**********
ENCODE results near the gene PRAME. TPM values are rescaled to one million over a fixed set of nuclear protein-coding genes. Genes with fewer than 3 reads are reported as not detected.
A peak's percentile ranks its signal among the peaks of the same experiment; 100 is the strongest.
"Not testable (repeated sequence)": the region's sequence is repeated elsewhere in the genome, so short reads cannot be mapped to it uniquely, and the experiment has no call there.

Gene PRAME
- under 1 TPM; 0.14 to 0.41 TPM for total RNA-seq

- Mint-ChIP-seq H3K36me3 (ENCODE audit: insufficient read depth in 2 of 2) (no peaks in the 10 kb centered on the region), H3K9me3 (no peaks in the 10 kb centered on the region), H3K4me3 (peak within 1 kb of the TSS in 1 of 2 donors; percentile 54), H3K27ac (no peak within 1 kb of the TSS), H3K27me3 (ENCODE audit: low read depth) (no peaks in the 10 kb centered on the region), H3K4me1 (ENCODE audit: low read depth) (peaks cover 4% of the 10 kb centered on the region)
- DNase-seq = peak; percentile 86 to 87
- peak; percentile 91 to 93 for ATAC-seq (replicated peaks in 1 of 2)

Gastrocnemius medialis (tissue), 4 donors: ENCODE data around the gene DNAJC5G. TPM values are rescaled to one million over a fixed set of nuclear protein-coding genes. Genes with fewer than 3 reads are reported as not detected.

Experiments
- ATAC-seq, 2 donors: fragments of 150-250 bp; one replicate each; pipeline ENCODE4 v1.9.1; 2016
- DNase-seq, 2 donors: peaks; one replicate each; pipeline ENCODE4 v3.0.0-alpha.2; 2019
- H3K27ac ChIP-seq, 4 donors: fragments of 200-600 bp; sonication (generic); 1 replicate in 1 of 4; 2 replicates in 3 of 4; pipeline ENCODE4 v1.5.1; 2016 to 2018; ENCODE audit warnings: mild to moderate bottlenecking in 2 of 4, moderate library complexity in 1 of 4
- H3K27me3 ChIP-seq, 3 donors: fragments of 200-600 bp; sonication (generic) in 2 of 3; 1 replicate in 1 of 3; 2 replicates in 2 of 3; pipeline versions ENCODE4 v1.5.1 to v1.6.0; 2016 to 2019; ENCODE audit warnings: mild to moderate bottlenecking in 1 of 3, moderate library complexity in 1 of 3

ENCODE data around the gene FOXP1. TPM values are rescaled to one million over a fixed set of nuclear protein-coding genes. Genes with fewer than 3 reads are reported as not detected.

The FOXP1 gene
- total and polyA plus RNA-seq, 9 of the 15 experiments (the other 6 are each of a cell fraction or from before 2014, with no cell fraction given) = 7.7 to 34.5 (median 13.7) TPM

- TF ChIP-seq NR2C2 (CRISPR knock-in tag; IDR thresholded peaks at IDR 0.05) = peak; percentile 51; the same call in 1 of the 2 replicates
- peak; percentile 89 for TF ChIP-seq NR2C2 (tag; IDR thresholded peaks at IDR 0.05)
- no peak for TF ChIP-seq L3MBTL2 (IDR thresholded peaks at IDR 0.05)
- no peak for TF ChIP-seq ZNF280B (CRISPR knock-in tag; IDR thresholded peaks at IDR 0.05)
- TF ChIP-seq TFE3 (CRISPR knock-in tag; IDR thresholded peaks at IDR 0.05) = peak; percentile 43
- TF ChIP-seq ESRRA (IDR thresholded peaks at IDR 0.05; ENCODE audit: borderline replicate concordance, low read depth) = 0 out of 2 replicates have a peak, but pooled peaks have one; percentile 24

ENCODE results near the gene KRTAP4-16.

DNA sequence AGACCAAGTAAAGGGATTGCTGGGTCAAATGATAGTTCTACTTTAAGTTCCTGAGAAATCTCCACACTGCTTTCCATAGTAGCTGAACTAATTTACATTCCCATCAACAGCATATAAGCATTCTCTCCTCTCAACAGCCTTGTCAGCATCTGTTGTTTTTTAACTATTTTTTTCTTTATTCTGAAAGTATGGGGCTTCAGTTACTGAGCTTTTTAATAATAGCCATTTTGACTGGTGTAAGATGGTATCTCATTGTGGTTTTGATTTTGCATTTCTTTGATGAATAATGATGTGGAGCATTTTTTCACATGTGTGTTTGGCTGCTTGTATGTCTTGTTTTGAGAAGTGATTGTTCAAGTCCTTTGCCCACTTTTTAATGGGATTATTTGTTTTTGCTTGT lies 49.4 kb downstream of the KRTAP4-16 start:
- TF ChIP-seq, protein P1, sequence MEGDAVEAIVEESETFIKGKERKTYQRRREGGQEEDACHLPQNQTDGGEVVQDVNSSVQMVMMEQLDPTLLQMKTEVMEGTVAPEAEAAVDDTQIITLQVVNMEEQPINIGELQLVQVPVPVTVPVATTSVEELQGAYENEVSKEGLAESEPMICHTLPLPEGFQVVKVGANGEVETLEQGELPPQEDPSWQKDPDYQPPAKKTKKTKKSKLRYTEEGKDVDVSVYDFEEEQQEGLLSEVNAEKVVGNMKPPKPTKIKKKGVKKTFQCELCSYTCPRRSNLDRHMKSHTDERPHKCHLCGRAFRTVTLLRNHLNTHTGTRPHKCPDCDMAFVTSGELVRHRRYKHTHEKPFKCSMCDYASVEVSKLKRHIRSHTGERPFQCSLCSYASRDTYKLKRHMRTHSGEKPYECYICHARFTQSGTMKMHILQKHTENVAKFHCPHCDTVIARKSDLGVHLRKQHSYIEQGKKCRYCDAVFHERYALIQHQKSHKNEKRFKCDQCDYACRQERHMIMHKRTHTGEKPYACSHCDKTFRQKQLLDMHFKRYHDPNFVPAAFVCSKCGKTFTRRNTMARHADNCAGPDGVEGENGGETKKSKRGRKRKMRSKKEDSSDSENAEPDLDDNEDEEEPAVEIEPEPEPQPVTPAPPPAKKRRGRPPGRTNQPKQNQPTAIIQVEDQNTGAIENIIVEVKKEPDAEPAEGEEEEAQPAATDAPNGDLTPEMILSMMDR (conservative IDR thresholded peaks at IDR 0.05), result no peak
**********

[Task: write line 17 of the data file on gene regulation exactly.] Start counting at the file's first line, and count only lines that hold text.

- total and polyA plus RNA-seq, 9 of the 15 experiments (the other 6 are each of a cell fraction or from before 2014, with no cell fraction given) = 7.7 to 34.5 (median 13.7) TPM